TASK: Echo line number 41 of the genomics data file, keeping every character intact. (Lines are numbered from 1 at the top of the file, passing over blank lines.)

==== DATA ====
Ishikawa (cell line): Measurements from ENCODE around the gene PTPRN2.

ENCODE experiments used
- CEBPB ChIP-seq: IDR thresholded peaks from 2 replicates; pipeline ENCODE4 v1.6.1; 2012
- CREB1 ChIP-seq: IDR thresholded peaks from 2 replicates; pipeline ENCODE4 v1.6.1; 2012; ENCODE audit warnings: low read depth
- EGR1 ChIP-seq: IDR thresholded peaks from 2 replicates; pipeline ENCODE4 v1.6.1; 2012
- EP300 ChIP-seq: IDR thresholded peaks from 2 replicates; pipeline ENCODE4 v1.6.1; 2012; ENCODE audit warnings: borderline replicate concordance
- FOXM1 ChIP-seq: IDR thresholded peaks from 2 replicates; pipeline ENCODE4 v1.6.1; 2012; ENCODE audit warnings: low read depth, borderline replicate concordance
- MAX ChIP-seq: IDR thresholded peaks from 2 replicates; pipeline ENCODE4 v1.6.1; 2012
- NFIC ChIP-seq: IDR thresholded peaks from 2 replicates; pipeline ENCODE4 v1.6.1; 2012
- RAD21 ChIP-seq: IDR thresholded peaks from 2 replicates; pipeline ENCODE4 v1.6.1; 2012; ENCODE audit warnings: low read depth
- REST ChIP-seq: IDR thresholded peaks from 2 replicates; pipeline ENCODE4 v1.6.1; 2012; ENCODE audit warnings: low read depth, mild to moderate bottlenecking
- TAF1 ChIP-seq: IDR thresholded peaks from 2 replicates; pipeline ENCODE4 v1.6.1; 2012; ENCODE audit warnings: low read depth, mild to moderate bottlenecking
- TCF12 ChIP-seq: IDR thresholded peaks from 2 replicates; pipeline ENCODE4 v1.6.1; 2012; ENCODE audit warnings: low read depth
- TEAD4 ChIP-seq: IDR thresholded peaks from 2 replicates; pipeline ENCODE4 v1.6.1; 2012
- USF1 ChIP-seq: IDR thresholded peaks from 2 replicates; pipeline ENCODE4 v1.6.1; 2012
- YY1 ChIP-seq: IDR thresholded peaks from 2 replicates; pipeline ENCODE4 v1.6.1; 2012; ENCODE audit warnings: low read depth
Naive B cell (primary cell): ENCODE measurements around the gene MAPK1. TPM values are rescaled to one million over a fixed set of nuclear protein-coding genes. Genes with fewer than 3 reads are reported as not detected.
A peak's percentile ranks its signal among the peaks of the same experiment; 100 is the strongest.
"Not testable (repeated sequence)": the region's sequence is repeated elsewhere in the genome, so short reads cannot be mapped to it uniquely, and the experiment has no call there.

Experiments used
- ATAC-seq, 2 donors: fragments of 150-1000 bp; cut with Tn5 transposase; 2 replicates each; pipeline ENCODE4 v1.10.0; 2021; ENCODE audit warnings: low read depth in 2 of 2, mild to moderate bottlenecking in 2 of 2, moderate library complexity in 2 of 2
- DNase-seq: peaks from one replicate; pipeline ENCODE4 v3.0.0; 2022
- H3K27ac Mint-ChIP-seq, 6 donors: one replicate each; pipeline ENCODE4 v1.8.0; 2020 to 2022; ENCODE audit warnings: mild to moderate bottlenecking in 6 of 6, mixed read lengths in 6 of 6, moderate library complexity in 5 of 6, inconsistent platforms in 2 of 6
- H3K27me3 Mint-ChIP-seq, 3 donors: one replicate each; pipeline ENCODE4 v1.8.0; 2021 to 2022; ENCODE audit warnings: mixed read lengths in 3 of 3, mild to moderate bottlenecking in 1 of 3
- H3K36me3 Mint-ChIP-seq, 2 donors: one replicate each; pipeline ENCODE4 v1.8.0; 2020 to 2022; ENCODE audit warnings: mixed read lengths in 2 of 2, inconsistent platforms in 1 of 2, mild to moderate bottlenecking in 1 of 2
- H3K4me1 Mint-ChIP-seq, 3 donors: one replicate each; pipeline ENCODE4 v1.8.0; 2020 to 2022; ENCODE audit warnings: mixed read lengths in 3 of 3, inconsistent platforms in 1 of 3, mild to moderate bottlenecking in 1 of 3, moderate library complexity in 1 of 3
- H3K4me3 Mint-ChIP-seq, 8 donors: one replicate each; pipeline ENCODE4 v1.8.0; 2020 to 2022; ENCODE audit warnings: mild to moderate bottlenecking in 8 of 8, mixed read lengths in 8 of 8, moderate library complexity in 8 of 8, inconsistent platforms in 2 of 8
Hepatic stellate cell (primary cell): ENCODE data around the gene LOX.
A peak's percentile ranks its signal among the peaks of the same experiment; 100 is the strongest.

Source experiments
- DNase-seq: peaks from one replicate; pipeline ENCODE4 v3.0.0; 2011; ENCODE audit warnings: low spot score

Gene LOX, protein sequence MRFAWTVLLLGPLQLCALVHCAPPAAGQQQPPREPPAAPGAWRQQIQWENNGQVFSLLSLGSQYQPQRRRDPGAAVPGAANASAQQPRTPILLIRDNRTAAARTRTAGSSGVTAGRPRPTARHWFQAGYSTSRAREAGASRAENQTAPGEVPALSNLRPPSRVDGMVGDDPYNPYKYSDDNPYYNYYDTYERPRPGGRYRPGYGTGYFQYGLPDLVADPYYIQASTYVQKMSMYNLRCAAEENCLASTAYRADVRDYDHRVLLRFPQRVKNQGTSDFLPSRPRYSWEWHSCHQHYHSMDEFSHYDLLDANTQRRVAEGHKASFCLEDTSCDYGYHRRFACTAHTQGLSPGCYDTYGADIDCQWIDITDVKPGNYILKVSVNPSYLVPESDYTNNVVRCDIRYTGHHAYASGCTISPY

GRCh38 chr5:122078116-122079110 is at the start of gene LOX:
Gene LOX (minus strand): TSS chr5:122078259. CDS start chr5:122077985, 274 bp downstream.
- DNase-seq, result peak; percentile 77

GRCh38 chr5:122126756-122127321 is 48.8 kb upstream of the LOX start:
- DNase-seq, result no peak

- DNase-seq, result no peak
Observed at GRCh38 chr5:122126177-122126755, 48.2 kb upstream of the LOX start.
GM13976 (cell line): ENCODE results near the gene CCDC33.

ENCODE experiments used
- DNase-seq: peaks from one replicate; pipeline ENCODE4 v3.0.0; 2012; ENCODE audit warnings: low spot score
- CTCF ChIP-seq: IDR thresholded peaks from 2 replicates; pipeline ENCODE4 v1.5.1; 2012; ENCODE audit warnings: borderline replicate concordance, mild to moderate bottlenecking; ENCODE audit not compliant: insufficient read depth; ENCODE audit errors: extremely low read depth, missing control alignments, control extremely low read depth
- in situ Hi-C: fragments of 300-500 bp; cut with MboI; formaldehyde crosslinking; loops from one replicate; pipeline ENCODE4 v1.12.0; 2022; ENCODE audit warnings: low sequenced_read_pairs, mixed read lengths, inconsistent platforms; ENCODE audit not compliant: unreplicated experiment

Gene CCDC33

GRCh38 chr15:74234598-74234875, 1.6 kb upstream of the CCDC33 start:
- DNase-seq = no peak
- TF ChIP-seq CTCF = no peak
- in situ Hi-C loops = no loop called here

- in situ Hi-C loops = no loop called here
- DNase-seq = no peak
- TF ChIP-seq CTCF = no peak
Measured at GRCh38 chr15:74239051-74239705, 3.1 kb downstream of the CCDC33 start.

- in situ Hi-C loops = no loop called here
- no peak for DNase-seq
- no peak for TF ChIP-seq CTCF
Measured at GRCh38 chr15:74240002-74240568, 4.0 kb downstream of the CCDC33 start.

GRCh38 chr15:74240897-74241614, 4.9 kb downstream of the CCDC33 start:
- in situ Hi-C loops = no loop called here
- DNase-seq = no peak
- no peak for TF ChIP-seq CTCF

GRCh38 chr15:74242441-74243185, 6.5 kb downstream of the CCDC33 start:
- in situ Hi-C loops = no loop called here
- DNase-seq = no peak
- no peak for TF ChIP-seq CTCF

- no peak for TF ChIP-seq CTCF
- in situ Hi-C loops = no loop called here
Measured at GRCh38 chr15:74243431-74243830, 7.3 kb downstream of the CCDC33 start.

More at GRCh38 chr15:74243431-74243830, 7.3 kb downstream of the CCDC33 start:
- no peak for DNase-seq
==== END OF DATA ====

ENCODE experiments used